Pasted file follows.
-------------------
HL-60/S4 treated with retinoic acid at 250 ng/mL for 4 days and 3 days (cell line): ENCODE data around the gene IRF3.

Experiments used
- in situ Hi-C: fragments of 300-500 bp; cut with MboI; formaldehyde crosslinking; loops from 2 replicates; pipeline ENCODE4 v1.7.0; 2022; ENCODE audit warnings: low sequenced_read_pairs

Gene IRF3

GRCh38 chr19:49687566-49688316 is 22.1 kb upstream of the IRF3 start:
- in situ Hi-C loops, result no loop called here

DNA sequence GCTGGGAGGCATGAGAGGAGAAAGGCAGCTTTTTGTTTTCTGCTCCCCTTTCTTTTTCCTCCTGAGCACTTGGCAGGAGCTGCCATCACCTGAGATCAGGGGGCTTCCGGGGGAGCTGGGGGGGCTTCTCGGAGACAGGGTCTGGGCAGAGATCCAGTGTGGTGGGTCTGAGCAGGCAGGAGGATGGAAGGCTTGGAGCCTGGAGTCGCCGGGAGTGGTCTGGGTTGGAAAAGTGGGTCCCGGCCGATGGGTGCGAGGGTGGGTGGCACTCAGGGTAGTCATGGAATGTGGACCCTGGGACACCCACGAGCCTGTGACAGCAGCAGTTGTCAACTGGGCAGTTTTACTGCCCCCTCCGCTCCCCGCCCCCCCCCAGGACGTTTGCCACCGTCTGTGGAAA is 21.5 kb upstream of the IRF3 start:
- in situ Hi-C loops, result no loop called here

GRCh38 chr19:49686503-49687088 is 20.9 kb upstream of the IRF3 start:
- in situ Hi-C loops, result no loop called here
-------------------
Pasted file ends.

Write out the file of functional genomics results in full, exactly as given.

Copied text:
HL-60/S4 treated with retinoic acid at 250 ng/mL for 4 days and 3 days (cell line): ENCODE data around the gene IRF3.

Experiments used
- in situ Hi-C: fragments of 300-500 bp; cut with MboI; formaldehyde crosslinking; loops from 2 replicates; pipeline ENCODE4 v1.7.0; 2022; ENCODE audit warnings: low sequenced_read_pairs

Gene IRF3

GRCh38 chr19:49687566-49688316 is 22.1 kb upstream of the IRF3 start:
- in situ Hi-C loops, result no loop called here

DNA sequence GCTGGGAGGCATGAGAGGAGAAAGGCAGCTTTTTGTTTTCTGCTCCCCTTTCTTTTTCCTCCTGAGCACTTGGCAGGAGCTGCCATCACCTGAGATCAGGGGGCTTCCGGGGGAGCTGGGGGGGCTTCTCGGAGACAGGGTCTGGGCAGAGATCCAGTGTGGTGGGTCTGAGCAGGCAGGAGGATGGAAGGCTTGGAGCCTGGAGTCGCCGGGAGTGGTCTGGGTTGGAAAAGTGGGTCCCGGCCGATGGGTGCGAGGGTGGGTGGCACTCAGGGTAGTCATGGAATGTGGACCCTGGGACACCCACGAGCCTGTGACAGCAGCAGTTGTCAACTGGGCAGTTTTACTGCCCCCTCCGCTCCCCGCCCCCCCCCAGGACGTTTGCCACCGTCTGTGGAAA is 21.5 kb upstream of the IRF3 start:
- in situ Hi-C loops, result no loop called here

GRCh38 chr19:49686503-49687088 is 20.9 kb upstream of the IRF3 start:
- in situ Hi-C loops, result no loop called here